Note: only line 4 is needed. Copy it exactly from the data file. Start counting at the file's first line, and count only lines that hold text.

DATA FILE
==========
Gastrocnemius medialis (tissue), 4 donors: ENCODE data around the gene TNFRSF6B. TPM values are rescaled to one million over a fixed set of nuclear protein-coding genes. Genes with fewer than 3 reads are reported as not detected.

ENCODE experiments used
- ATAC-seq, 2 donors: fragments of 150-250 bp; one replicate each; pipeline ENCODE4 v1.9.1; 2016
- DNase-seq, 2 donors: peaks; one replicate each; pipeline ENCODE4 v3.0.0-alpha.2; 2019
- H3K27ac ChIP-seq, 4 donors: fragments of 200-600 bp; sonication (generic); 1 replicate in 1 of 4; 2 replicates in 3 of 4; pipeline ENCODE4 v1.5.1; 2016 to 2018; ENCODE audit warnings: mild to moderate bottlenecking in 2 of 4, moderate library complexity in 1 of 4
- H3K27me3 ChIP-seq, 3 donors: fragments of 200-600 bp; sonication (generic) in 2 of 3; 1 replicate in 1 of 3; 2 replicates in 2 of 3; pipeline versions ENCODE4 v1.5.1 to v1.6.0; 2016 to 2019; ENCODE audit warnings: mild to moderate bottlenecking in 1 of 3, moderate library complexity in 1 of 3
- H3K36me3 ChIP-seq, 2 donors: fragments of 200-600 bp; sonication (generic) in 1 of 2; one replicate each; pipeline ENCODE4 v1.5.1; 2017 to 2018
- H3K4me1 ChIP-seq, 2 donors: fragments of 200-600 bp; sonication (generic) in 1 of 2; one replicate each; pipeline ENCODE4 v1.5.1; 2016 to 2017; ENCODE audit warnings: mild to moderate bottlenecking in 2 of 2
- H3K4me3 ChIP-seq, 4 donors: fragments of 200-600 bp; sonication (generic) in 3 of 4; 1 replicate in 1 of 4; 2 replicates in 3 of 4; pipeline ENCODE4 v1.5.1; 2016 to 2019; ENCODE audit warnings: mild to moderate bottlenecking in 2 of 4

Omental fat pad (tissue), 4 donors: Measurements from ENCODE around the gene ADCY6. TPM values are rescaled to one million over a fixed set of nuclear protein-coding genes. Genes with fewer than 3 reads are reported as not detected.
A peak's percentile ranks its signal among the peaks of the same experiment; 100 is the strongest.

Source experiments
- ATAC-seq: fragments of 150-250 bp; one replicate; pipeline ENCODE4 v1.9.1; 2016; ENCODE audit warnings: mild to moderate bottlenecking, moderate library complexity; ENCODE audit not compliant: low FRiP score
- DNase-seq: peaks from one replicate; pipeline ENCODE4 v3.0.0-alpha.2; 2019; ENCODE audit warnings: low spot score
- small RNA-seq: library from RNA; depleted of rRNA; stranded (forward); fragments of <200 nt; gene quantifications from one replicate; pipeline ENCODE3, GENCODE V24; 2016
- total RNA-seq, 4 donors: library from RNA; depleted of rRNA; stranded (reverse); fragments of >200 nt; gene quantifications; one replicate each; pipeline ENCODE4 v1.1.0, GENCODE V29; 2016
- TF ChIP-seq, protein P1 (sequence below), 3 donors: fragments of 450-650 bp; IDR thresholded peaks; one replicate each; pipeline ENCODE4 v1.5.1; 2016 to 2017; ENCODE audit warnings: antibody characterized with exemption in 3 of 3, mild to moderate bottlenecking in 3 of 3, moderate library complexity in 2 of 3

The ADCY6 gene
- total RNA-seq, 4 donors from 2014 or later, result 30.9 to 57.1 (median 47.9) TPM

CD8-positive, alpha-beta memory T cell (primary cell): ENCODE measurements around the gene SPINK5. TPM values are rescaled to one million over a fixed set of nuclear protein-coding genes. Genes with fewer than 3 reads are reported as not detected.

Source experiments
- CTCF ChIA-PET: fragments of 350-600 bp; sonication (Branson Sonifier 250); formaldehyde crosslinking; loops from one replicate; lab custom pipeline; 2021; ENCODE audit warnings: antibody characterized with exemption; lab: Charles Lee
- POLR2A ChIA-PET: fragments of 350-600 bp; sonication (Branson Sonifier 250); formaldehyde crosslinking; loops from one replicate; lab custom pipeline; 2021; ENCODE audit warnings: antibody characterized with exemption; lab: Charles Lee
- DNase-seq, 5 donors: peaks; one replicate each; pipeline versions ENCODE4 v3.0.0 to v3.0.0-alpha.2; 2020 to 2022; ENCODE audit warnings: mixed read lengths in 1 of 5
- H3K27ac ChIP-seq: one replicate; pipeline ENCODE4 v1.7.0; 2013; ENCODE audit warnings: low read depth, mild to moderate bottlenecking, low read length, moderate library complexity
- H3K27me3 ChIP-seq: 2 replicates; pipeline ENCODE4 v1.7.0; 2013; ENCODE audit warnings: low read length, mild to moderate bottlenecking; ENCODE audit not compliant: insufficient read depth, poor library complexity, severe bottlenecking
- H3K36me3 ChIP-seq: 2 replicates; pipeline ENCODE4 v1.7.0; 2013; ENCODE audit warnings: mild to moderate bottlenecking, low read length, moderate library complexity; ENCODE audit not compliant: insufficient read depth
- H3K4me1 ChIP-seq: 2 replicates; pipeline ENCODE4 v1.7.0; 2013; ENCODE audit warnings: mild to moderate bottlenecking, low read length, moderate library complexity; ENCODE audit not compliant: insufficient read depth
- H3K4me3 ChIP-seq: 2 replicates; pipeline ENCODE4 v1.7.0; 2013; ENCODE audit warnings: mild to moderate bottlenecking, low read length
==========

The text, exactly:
- DNase-seq, 2 donors: peaks; one replicate each; pipeline ENCODE4 v3.0.0-alpha.2; 2019